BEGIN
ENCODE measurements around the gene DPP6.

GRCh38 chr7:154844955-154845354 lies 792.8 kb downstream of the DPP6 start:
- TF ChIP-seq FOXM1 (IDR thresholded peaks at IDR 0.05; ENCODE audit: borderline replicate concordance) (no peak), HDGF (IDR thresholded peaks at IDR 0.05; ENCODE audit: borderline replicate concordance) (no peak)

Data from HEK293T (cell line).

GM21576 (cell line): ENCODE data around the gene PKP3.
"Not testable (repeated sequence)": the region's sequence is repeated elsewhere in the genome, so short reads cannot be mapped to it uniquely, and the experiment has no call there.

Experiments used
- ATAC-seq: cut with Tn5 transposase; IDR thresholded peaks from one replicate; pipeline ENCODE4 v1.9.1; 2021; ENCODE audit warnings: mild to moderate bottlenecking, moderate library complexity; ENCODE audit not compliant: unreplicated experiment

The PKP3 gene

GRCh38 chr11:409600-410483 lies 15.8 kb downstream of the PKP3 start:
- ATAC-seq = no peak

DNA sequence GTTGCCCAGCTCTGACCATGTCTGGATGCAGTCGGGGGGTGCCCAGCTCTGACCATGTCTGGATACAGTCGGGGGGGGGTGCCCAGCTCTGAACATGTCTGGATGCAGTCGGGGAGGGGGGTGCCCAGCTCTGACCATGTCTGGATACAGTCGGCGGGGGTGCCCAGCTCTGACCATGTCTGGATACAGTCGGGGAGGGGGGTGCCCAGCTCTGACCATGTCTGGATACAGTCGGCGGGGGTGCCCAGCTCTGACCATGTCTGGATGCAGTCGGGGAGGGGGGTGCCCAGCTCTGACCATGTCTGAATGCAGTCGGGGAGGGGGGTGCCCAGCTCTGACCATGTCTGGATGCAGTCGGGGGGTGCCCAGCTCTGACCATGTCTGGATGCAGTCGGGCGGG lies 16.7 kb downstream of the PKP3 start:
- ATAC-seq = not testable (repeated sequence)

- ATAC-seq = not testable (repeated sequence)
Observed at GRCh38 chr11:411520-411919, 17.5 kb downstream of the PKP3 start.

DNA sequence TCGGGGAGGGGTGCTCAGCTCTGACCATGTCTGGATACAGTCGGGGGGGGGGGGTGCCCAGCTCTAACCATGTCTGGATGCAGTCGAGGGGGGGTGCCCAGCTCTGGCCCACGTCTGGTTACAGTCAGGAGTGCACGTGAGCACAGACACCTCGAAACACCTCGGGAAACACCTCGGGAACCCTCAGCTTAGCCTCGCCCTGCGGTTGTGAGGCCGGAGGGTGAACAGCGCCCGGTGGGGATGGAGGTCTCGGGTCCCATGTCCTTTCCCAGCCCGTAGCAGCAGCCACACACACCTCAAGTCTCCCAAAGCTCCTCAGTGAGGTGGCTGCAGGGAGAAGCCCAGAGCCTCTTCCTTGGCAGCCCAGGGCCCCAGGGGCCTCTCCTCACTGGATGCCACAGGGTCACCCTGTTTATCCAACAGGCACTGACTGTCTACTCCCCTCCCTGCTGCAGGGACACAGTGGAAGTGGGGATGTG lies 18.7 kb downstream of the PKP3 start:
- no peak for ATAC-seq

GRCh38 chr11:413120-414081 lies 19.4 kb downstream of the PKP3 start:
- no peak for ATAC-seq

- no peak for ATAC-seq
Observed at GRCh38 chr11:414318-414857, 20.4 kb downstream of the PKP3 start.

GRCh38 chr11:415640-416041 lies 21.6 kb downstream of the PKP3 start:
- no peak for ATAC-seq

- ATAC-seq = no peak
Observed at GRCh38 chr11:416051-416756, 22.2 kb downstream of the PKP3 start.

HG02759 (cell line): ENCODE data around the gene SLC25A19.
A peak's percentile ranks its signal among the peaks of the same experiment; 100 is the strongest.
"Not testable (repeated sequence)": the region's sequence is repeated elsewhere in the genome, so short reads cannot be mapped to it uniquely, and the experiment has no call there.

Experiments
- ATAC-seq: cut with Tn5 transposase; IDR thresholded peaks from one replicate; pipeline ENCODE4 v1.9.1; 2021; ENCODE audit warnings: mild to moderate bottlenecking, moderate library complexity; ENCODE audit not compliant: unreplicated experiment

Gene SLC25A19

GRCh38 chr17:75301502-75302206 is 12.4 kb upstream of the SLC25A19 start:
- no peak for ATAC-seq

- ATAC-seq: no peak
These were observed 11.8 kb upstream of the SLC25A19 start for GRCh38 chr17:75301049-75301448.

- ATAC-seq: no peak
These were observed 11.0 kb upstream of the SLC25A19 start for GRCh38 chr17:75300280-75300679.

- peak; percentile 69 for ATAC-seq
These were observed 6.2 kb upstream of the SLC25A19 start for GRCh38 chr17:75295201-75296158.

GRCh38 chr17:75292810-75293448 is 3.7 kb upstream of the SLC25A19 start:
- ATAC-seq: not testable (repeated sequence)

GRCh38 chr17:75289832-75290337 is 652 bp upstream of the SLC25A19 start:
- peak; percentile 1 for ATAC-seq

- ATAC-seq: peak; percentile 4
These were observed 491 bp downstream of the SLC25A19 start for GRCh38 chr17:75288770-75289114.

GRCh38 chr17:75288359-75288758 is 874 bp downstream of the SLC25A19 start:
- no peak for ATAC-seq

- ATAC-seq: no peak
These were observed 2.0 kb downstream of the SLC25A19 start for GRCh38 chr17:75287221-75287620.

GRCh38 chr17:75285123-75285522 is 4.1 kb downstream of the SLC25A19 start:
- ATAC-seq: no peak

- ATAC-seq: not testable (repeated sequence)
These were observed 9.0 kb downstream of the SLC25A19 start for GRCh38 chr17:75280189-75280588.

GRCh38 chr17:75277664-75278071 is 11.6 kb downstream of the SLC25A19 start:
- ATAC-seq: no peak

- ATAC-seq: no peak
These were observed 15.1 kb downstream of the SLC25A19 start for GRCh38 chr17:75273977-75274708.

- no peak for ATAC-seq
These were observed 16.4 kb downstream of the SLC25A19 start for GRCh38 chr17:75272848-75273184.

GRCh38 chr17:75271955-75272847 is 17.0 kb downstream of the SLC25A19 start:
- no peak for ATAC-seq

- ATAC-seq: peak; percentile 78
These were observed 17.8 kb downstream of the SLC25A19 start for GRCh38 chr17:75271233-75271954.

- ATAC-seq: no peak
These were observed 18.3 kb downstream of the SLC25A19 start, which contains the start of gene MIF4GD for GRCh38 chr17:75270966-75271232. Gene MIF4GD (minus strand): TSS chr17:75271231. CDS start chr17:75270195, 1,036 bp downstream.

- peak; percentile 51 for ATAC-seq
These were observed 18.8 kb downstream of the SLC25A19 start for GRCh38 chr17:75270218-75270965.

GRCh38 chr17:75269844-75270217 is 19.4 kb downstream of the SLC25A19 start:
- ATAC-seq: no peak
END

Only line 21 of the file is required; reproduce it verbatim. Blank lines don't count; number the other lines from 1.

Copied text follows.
Observed at GRCh38 chr11:414318-414857, 20.4 kb downstream of the PKP3 start.